Those who have been once intoxicated with power, and have derived any kind of emolument from it, even though but for one year, never can willingly abandon it. They may be distressed in the midst of all their power; but they will never look to anything but power for their relief. Edmund Burke

History is a pact between the dead, the living, and the yet unborn. Edmund Burke

Manners are of more importance than laws. Manners are what vex or soothe, corrupt or purify, exalt or debase, barbarize or refine us, by a constant, steady, uniform, insensible operation, like that of the air we breathe. Edmund Burke

Make the Revolution a parent of settlement, and not a nursery of future revolutions. Edmund Burke

Liberty, without wisdom, is license. Edmund Burke

When ancient opinions and rules of life are taken away, the loss cannot possibly be estimated. From that moment, we have no compass to govern us, nor can we know distinctly to what port to steer. Edmund Burke

The liberty I mean is social freedom. It is that state of things in which liberty is secured by the equality of restraint. A constitution of things in which the liberty of no one man, and no body of men, and no number of men, can find means to trespass on the liberty of any person, or any description of persons, in the society. This kind of liberty is, indeed, but another name for justice. Edmund Burke

Facts are to the mind what food is to the body. On the due digestion of the former depend the strength and wisdom of the one, just as vigor and health depend on the other. The wisest in council, the ablest in debate, and the most agreeable companion in the commerce of human life, is that man who has assimilated to his understanding the greatest number of facts. Edmund Burke

In doing good, we are generally cold, and languid, and sluggish; and of all things afraid of being too much in the right. But theworks of malice and injustice are quite in another style. They are finished with a bold, masterly hand; touched as they are with the spirit of those vehement passions that call forth all our energies, whenever we oppress and persecute.. Edmund Burke

Society is indeed a contract. ... It is a partnership in all science; a partnership in all art; a partnership in every virtue, and in all perfection. Edmund Burke

A coward's courage is in his tongue. Edmund Burke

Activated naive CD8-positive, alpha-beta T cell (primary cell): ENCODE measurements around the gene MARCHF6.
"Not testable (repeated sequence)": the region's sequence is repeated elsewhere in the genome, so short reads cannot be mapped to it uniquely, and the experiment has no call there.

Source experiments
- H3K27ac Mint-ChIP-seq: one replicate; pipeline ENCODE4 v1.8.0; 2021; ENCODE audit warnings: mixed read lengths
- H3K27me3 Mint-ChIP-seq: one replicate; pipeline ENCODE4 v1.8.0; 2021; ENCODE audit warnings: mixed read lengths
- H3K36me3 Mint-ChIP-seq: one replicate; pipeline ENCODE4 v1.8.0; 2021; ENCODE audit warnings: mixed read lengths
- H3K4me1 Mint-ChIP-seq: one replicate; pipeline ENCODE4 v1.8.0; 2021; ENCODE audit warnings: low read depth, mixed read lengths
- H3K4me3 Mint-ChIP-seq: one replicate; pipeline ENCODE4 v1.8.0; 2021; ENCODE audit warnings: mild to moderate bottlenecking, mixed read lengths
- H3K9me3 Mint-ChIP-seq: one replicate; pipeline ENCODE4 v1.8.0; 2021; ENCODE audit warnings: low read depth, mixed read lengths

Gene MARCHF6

People crushed by law, have no hopes but from power. If laws are their enemies, they will be enemies to laws; and those who have much to hope and nothing to lose, will always be dangerous. Edmund Burke

I set out with a perfect distrust of my own abilities, a total renunciation of every speculation of my own, and with a profound reverence for the wisdom of our ancestors, who have left us the inheritance of so happy a Constitution and so flourishing an empire, and, what is a thousand times more valuable, the treasury of the maxims and principles which formed the one and obtained the other. Edmund Burke

Because half a dozen grasshoppers under a fern make the field ring with their importunate chink, whilst thousands of great cattle, reposed beneath the shadow of the British oak, chew the cud and are silent, pray, to not imagine that those who make the noise are the only inhabitants of the field; that, of course, they are many in number; or that, after all, they are other than the little, shriveled, meagre, hopping, though loud and troublesome insects of the hour. Edmund Burke

Education is the cheap defence of nations. Edmund Burke

Now, as a law directed against the mass of the nation has not the nature of a reasonable institution, so neither has it the authority: for in all forms of government the people is the true legislator; and whether the immediate and instrumental cause of the law be a single person or many, the remote and efficient cause is the consent of the people, either actual or implied ; and such consent is absolutely essential to its validity. Edmund Burke

It is from this absolute indifference and tranquility of the mind, that mathematical speculations derive some of the most considerable advantages; because there is nothing to interest the imagination; because the judgment sits free and unbiased to examine the point. All proportions, every arrangement of quantity, is alike to the understanding, because the same truths result to it from all; from greater from lesser, from equality and inequality. Edmund Burke